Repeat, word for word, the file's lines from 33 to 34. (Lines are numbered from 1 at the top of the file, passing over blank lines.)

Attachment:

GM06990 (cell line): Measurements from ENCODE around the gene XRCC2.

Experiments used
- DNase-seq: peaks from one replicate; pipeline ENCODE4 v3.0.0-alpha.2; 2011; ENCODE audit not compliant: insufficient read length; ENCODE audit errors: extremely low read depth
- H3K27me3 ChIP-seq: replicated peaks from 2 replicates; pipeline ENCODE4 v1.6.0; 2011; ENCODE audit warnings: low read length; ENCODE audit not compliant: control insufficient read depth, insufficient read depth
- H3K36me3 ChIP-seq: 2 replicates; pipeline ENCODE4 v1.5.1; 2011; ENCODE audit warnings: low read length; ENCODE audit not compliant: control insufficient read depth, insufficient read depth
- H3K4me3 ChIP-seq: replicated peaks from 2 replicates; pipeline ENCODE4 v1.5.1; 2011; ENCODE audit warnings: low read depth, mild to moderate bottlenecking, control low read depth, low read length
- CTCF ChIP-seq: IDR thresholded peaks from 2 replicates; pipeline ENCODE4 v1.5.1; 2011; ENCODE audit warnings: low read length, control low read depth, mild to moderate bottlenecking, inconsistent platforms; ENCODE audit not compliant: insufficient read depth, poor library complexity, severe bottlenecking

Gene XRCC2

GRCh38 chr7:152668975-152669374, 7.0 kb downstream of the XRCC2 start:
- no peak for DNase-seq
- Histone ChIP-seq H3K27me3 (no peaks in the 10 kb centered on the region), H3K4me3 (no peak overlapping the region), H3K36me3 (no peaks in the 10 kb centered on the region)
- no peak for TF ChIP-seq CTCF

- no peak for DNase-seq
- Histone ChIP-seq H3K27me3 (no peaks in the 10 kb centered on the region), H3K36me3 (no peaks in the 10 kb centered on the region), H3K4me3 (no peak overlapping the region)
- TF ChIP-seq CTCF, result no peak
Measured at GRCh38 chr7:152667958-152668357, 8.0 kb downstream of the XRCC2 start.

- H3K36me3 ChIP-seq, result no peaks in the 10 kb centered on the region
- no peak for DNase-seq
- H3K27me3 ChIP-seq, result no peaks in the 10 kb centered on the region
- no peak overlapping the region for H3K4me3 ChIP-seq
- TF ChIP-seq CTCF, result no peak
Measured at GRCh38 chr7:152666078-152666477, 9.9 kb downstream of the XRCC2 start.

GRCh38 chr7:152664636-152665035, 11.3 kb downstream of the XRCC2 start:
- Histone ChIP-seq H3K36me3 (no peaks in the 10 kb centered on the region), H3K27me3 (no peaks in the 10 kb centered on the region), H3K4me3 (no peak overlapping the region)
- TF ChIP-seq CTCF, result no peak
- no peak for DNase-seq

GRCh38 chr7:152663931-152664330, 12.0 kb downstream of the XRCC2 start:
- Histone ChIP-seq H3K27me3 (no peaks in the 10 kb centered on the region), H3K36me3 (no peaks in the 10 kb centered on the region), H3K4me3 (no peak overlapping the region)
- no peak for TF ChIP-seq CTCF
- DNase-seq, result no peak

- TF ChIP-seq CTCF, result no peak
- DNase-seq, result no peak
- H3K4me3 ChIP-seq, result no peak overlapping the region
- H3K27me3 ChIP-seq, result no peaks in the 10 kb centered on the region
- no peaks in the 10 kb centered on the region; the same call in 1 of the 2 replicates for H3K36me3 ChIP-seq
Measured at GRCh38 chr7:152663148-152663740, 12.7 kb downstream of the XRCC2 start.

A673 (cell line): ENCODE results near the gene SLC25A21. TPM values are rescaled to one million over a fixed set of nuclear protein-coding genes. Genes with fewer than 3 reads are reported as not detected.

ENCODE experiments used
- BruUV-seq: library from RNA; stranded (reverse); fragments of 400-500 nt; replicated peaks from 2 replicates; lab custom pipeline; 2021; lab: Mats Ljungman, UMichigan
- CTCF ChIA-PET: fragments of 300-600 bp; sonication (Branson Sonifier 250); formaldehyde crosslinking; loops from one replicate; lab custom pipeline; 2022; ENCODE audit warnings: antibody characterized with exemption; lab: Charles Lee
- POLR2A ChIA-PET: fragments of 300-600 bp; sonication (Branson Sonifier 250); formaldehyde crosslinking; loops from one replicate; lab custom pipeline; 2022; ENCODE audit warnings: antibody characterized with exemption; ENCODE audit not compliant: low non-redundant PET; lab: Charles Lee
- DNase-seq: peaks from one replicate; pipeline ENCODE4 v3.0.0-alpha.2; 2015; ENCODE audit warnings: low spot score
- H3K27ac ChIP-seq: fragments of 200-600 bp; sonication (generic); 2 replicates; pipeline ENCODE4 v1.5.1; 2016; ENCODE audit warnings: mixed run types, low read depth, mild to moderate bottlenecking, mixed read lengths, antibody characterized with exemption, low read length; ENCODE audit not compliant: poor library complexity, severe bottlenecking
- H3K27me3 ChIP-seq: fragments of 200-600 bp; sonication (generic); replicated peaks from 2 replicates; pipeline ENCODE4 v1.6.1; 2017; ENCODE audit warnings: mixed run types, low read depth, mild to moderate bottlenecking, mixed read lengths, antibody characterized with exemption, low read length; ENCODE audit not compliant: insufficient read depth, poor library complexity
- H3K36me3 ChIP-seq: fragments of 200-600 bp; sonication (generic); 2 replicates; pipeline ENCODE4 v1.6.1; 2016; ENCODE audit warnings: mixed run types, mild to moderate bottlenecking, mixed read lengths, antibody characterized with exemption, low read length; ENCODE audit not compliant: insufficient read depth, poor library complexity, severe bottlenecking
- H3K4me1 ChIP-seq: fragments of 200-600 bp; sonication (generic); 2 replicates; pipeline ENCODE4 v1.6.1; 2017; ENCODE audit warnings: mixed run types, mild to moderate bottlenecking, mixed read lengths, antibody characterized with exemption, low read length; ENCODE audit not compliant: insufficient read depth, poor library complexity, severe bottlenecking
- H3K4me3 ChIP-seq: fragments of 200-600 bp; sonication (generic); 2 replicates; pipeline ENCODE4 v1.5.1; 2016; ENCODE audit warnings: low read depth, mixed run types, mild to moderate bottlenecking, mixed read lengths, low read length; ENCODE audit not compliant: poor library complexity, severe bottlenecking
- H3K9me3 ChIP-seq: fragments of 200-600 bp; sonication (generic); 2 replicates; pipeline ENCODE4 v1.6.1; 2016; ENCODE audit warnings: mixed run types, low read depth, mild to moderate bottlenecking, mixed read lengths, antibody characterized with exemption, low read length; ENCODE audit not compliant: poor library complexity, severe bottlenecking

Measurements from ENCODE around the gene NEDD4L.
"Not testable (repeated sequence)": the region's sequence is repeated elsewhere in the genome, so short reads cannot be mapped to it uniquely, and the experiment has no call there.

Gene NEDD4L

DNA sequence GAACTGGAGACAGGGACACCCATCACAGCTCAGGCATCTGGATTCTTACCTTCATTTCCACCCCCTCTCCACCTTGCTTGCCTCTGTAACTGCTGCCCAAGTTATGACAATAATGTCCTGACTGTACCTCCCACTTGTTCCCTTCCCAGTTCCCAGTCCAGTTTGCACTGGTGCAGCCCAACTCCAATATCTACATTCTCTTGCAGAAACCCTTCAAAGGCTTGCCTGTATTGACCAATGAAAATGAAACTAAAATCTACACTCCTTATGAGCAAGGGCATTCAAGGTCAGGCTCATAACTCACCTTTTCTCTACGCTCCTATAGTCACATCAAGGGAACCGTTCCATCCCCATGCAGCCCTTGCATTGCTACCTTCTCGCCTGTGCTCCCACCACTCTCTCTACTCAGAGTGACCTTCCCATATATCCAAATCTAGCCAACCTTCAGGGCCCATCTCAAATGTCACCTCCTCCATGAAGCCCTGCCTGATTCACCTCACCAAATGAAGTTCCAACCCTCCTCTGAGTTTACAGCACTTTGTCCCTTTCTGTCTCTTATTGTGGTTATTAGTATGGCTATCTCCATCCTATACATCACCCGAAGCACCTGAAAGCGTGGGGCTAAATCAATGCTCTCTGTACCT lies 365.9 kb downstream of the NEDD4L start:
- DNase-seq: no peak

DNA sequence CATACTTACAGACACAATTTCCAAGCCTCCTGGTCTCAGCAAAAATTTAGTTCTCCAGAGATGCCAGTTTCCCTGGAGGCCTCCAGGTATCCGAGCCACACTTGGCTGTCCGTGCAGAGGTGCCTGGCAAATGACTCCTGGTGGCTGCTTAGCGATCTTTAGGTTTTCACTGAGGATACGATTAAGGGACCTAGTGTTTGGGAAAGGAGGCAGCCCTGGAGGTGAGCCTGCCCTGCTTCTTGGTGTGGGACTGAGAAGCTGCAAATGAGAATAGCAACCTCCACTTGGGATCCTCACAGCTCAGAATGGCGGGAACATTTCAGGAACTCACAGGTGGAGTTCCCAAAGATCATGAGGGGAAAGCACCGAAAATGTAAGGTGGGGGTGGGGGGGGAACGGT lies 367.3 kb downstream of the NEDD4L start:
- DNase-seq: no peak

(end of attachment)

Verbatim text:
- H3K4me3 ChIP-seq, result no peak overlapping the region
- H3K27me3 ChIP-seq, result no peaks in the 10 kb centered on the region